This is the first study to examine the blood perfusion using LDF during ELS in patients with plantar hyperhidrosis. ELS is not only a complicated technique, especially with respect to difficulties in the localization at the retroperitoneal space with associated potential risks, such as sexual dysfunction, problematic bleeding, or invalid ablation, but there is also limited research on the monitoring techniques during ELS when compared with endoscopic thoracic sympathectomy in patients with palmar hyperhidrosis13,14. In this regard, we evaluated a real-time monitoring technique that would determine the exact target levels of the sympathetic trunks using LDF.
Based on our findings, intraoperative monitoring of skin blood flow via LDF revealed an increased mean percent change of PUs by 173.27 (195.48) and 392.98 (597.27) in the left and right sole during ELS, respectively. During the procedure, percutaneous blood flow decreased instantaneously after cauterization of the lumbar sympathetic chain, and increased abruptly right after the complete sympathectomy. As LDF represents a relative quantification of the microvascular circulation, as proportional to the flux of moving blood cells, our finding indicated that reflex vasoconstriction may occur with an increase in plantar blood flow by sympathetic ablation and subsequent vasodilator effect15–17.
Several studies found that sympathetic nervous system plays a key role in the management of vasomotor and sudotmotor activities of the skin, which is related to hyperhidrosis10,18,19. In the glabrous skin regions, such as plantar region, blockage of sympathetic outflow can lead the activation of arteriovenous anastomoses, where the sympathetic vasoconstrictor nerves innervate10. According to Eisenach JH et al., this substantial change in the sympathetic activity can explain the immediate change in blood perfusion of the palmar region during sympathetic denervation8. Our recent study showed a similar change in the perfusion of plantar region during ELS, suggesting that ELS may be considered as the surgical treatment for improving perfusion on the sole of feet in patients with plantar hyperhidrosis. Moreover, increased perfusion units measured by LDF can reflect a digital vasodilatory response as the therapeutic effects of systemic sclerosis with Raynaud’s phenomenon after nitroglycerin patch treatment20, and LDF can be used for objectively categorizing both the extent of microvascular circulatory impairment and treatment outcome in patients with thromboangiitis obliterans, known as Buerger’s disease21. This suggests that we can consider the increased perfusion of the plantar region observed by LDF during ELS as potential evidence that ELS may be effective in treating peripheral vascular diseases, such as SSc and TAO20–22.
There are several limitations to our study. First, due to the relatively small-sized sample from a single center, there can be unadjusted confounders or biases in our study. Second, we used values of percent change to estimate the percutaneous blood flow during ELS; however, we found considerable variation in the absolute values of perfusion units before and after ELS. This might lead to a detection bias; therefore, further studies are needed to adjust for any possible biases. Third, our study did not include therapeutic outcomes or compensatory hyperhidrosis as a complication of sympathectomy surgery. As the first investigation to evaluate LDF in plantar hyperhidrosis, we believe this study would lay the foundation for subsequent studies evaluating the efficacy of LDF in plantar hyperhidrosis.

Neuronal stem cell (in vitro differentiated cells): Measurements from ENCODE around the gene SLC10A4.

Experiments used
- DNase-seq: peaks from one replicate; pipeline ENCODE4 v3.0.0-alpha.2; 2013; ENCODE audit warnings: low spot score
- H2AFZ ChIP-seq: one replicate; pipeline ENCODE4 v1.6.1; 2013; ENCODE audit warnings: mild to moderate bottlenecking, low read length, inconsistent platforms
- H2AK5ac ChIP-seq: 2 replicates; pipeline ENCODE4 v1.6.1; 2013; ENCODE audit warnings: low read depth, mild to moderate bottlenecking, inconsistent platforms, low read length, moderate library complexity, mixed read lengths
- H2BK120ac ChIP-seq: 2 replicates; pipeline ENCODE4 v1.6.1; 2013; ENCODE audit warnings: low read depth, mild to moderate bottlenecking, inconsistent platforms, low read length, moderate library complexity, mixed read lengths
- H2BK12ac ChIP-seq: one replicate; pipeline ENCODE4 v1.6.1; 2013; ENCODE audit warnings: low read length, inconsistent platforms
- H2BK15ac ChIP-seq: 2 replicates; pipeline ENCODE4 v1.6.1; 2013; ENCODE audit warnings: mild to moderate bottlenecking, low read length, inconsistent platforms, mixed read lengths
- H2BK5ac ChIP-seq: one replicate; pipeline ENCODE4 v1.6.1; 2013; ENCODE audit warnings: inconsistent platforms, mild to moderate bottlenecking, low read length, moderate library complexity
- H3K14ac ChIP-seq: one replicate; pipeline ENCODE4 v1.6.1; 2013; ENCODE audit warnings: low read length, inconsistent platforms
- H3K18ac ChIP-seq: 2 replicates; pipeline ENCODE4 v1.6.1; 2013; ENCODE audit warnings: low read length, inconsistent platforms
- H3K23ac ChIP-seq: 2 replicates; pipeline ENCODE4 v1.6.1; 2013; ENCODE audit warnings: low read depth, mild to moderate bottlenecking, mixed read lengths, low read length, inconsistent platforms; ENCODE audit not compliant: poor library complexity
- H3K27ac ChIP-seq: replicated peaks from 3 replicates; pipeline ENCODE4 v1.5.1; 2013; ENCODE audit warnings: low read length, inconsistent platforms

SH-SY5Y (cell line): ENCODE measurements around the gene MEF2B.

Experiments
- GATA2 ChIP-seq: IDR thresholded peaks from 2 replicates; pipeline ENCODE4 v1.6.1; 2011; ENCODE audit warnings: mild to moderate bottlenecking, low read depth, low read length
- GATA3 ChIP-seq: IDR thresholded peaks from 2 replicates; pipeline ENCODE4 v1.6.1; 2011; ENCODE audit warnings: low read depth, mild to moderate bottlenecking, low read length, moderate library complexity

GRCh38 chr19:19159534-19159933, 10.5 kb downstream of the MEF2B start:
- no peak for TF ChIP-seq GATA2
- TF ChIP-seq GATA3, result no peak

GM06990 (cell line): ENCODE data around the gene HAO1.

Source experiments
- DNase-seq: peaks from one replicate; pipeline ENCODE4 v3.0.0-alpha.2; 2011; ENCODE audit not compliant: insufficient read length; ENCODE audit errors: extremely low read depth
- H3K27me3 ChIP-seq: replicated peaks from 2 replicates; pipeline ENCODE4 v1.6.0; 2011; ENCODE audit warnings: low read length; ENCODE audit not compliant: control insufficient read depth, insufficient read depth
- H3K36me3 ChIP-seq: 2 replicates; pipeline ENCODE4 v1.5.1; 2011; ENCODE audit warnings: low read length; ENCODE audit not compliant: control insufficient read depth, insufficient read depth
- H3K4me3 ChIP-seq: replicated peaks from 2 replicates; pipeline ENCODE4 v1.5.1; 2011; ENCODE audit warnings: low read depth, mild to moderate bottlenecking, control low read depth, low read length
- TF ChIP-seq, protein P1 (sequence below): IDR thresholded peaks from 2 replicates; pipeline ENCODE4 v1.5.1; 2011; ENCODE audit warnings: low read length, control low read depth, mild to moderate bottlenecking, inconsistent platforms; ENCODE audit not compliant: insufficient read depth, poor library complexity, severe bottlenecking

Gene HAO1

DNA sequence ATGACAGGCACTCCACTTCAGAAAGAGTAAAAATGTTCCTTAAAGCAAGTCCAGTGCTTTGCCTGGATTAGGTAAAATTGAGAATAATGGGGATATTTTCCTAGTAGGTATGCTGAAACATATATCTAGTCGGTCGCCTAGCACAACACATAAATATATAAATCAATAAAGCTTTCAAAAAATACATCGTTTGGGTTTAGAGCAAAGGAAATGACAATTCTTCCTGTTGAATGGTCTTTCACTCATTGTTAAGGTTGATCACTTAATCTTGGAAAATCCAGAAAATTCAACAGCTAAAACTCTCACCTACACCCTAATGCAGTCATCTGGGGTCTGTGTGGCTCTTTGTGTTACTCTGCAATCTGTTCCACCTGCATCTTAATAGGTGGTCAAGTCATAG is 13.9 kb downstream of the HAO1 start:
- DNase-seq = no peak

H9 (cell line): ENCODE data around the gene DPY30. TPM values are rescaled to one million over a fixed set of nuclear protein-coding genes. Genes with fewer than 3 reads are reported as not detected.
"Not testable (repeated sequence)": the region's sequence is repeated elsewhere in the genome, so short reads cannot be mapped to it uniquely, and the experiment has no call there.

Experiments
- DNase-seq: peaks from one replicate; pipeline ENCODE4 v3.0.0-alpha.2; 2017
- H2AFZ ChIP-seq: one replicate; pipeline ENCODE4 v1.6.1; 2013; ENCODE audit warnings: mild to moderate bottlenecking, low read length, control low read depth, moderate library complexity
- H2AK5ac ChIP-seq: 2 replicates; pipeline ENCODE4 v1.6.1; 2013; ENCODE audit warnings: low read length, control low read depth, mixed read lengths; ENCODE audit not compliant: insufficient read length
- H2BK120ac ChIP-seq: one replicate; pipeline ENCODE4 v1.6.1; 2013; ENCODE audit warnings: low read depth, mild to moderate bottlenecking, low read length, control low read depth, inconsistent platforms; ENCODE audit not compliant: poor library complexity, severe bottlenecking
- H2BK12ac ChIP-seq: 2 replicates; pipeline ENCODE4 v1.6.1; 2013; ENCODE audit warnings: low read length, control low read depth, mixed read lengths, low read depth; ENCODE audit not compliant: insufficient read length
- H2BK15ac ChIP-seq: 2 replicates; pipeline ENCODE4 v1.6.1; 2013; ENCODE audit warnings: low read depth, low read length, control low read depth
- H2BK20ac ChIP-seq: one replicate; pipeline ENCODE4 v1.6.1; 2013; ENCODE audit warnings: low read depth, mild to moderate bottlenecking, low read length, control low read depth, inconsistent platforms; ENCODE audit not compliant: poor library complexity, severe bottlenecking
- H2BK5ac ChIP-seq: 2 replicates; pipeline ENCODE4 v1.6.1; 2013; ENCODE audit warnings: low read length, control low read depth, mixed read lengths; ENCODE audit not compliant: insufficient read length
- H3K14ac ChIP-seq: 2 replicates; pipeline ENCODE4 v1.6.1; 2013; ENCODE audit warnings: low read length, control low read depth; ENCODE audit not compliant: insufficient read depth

In spite of these limitations, our observations also have several strengths. To the best of our knowledge, this is the first study to investigate the blood perfusion of anatomical distribution of sympathetic chain quantitatively and qualitatively during sympathectomy so that verify the potential efficacy of ELS for microvascular circulation in patients with plantar hyperhidrosis. Unlike endoscopic thoracic sympathectomy for palmar hyperhidrosis, which has been studied and proven through many studies, the efficacy of ELS for plantar hyperhidrosis remains unclear. Further randomized controlled trial investigations and larger-sized sample studies are needed to better understand the mechanism and prove the efficacy of ELS in plantar hyperhidrosis. Moreover, ELS is a very challenging surgery due to the retroperitoneal approach used in the procedure, and it is difficult for the surgeons to find the accurate anatomical site, which may cause plantar hyperhidrosis. In this aspect, our study shows that LDF can be considered as a useful intraoperative guiding tool for identification of the target nerve.
In conclusion, our study found that the perfusion units evaluated by LDF significantly increased during ELS in patients with plantar hyperhidrosis. This study demonstrates the efficacy of monitoring skin blood flow via LDF during ELS and suggests that appropriate monitoring of blood flow using LDF is useful for improving the accuracy of ELS by checking the perfusion site on the sole. Nonetheless, subsequent studies are needed to better understand the mechanism and further evaluate the efficacy of ELS in plantar hyperhidrosis.